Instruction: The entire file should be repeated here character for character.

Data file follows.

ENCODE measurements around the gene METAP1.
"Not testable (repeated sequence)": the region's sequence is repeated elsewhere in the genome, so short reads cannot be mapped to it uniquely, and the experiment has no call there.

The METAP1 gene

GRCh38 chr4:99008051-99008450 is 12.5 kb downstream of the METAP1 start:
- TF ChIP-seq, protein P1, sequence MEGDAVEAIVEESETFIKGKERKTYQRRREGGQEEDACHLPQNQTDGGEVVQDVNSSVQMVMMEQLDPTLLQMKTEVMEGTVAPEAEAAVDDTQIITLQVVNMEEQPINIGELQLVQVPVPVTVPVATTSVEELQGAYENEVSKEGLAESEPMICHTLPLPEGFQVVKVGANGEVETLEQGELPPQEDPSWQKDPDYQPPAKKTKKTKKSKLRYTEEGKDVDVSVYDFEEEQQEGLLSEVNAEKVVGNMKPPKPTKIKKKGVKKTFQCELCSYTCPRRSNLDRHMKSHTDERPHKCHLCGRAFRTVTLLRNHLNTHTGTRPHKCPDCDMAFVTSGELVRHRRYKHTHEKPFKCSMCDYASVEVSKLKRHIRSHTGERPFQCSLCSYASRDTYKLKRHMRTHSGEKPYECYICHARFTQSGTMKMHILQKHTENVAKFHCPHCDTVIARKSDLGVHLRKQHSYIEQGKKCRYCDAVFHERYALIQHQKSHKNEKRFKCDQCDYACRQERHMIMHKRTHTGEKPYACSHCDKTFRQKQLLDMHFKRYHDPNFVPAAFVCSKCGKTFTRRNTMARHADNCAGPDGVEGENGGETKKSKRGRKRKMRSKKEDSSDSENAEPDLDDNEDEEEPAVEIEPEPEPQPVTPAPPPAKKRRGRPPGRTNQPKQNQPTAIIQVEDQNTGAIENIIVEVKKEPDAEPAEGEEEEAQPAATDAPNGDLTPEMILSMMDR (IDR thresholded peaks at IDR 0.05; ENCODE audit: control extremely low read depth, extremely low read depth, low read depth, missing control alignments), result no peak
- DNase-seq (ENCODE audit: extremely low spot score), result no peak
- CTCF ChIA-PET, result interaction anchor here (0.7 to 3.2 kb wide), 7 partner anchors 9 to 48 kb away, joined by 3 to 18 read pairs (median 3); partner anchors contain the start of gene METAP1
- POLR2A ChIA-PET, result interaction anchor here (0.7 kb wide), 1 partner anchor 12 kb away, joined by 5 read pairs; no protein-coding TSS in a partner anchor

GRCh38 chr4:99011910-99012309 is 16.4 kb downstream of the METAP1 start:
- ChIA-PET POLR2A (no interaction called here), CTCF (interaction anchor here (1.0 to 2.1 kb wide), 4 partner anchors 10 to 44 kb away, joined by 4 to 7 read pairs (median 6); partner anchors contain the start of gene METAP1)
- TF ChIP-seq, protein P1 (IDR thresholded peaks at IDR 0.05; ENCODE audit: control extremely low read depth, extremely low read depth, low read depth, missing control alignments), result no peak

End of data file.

ENCODE measurements around the gene METAP1.
"Not testable (repeated sequence)": the region's sequence is repeated elsewhere in the genome, so short reads cannot be mapped to it uniquely, and the experiment has no call there.

The METAP1 gene

GRCh38 chr4:99008051-99008450 is 12.5 kb downstream of the METAP1 start:
- TF ChIP-seq, protein P1, sequence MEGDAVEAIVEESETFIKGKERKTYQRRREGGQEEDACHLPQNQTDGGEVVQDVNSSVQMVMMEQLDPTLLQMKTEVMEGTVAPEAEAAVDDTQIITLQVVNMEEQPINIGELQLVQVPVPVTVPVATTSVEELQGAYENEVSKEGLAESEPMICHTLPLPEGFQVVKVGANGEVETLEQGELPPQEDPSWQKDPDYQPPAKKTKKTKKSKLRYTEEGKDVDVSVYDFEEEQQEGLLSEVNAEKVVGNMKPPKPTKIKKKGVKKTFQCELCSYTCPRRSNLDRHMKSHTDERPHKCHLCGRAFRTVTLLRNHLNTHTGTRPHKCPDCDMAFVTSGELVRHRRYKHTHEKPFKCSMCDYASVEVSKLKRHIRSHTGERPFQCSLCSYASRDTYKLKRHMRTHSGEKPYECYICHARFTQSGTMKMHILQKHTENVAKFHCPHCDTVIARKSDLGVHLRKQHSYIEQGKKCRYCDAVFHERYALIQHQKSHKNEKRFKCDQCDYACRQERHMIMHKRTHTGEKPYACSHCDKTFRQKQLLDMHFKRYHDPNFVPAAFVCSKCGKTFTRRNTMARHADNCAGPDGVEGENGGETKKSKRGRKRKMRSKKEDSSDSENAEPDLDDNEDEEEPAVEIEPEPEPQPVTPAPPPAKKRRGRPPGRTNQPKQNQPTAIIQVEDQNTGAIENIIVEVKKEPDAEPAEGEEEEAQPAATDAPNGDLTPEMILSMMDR (IDR thresholded peaks at IDR 0.05; ENCODE audit: control extremely low read depth, extremely low read depth, low read depth, missing control alignments), result no peak
- DNase-seq (ENCODE audit: extremely low spot score), result no peak
- CTCF ChIA-PET, result interaction anchor here (0.7 to 3.2 kb wide), 7 partner anchors 9 to 48 kb away, joined by 3 to 18 read pairs (median 3); partner anchors contain the start of gene METAP1
- POLR2A ChIA-PET, result interaction anchor here (0.7 kb wide), 1 partner anchor 12 kb away, joined by 5 read pairs; no protein-coding TSS in a partner anchor

GRCh38 chr4:99011910-99012309 is 16.4 kb downstream of the METAP1 start:
- ChIA-PET POLR2A (no interaction called here), CTCF (interaction anchor here (1.0 to 2.1 kb wide), 4 partner anchors 10 to 44 kb away, joined by 4 to 7 read pairs (median 6); partner anchors contain the start of gene METAP1)
- TF ChIP-seq, protein P1 (IDR thresholded peaks at IDR 0.05; ENCODE audit: control extremely low read depth, extremely low read depth, low read depth, missing control alignments), result no peak